By Ruairí Creaney.

Irish unity is on the agenda. Across Ireland, it is being discussed in the media, at dinner tables and workplaces on a daily basis. While the endless calamity of a Brexit led by hard-right Tories, and the possibility of a hard border being imposed on our country against our will, has ensured that the debate on Irish unity has largely centred on our membership of the European Union, there is much more at stake.

The debate has begun, but it has struggled to move beyond questions of national identity and what Irish unity would mean for businesses and trade. Little attention has been paid to what it would mean for the working people who make up the majority of this island.

To broaden this debate, a group of us in the Irish labour movement recently launched Trade Unionists for a New and United Ireland (TUNUI), an initiative aimed at shifting this debate to the left and at putting economic and social justice at the heart of the discussion, rather than just focusing on what it would mean for the business classes. We want to articulate a specifically trade union-led vision for Irish unity and why this issue is one that should be a concern of workers.

So far, we have secured the public support of 150 trade union officials and senior activists, including two veterans of the famous 1984 Dunnes Stores anti-Apartheid strike. To properly initiate the debate on constitutional change within the labour movement, we will be hosting a conference, entitled ‘Uniting Ireland – Uniting Workers’ in Dublin this summer. We are inviting trade unionists and progressive activists from across Ireland to attend this conference and take part in this historic and exciting debate.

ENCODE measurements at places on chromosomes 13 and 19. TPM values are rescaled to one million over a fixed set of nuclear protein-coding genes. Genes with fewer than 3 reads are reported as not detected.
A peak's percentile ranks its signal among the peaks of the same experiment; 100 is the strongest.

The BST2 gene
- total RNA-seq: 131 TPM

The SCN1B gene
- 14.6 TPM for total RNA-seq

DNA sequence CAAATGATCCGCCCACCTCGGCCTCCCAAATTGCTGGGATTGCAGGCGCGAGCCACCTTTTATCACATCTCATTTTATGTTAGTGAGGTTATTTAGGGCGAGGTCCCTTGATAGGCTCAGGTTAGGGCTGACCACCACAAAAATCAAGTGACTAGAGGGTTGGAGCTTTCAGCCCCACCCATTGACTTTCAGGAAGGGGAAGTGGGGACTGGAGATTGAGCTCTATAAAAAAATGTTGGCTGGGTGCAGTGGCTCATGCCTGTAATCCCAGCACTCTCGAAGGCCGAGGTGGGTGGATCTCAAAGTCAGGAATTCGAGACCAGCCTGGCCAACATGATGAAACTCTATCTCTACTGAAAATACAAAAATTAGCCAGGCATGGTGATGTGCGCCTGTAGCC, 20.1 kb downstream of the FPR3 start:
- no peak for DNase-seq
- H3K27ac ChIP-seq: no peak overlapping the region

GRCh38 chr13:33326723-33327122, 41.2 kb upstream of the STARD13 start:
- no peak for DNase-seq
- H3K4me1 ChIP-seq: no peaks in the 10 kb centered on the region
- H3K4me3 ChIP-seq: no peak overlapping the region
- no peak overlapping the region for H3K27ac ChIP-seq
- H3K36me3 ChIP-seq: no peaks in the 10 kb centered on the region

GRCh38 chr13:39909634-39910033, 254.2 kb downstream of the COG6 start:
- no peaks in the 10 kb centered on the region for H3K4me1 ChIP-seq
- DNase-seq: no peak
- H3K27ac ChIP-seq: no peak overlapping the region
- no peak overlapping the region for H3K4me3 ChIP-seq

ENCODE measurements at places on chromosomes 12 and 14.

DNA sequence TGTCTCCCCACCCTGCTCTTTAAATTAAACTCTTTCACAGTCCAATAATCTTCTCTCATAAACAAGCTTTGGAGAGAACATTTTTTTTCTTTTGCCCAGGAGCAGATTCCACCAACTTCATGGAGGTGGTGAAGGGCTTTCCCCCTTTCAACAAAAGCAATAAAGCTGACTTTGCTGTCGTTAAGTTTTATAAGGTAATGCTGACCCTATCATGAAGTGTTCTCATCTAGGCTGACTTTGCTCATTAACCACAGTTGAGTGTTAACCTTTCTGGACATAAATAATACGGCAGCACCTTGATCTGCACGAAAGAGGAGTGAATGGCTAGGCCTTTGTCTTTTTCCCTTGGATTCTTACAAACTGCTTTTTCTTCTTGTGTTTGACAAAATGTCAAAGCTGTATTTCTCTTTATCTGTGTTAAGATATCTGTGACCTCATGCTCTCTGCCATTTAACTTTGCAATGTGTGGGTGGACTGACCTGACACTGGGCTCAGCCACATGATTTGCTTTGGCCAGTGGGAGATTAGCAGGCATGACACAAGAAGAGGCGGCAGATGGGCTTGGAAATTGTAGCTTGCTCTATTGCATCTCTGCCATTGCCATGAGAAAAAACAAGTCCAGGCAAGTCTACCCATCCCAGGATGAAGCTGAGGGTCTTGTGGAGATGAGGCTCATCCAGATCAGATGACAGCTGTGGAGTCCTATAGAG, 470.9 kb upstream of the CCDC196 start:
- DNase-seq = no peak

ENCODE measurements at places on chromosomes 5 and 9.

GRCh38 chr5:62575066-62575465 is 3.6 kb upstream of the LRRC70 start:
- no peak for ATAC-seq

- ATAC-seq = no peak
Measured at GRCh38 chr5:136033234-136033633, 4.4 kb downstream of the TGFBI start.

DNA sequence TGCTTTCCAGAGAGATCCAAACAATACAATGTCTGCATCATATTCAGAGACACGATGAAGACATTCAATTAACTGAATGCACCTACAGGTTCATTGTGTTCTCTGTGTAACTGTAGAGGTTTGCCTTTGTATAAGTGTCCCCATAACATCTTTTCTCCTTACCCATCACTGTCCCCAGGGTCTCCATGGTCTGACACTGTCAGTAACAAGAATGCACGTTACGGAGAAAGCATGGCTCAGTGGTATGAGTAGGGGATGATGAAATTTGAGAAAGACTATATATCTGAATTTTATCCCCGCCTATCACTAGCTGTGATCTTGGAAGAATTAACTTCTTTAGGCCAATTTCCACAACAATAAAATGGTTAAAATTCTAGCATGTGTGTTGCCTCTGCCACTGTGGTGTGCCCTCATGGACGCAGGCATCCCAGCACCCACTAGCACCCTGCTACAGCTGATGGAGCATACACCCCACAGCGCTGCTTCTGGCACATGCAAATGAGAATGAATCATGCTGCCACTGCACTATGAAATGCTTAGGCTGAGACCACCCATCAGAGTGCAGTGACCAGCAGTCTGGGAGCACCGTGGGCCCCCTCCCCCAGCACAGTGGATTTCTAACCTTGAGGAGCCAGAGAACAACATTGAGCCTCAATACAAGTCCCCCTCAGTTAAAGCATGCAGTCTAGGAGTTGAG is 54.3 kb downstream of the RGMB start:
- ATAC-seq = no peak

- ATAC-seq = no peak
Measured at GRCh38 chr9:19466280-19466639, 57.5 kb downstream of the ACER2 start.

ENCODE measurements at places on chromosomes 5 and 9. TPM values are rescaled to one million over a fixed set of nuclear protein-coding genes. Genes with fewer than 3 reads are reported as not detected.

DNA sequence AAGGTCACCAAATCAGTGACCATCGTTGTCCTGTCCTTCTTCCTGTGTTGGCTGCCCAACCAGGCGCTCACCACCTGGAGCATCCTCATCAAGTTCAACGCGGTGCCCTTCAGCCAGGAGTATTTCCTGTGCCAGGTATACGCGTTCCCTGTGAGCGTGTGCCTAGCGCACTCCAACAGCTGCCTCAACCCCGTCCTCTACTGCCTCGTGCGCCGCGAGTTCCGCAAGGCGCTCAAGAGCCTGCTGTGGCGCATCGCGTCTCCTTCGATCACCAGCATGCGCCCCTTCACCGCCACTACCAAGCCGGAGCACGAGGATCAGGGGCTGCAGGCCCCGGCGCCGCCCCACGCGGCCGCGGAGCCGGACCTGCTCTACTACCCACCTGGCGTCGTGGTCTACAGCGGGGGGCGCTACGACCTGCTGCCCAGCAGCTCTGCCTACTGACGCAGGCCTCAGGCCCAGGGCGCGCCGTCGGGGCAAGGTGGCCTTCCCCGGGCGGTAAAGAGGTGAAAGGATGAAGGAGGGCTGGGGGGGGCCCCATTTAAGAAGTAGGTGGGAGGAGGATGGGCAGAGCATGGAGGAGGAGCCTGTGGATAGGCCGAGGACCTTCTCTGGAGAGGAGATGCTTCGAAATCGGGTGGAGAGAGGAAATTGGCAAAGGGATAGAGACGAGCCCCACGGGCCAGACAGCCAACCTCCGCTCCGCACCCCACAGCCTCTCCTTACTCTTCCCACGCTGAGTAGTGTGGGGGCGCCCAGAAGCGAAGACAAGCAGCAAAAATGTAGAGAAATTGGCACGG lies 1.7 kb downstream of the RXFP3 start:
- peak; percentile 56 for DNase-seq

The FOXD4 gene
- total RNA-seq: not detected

Bringing class politics to this debate

The trade union movement is uniquely positioned to offer three important contributions to the discussion on reunification.

Firstly, TUNUI want to bring class politics into the debate. The partition of Ireland not only divided our country geographically; it divided the labour movement and it divided working people along sectarian lines in the North. This product of the counter-revolution benefited only the wealthy establishment on both sides of Britain’s border in Ireland.

The trade union movement represents the interests of the mass of working people who create society’s wealth as opposed to the wealthy minority who control it. We recognise that the interests of working people are in direct conflict with the bosses. When workers seek better pay, the bosses seek ‘efficiency savings’ in order to boost profits.

No such thing as a ‘national interest’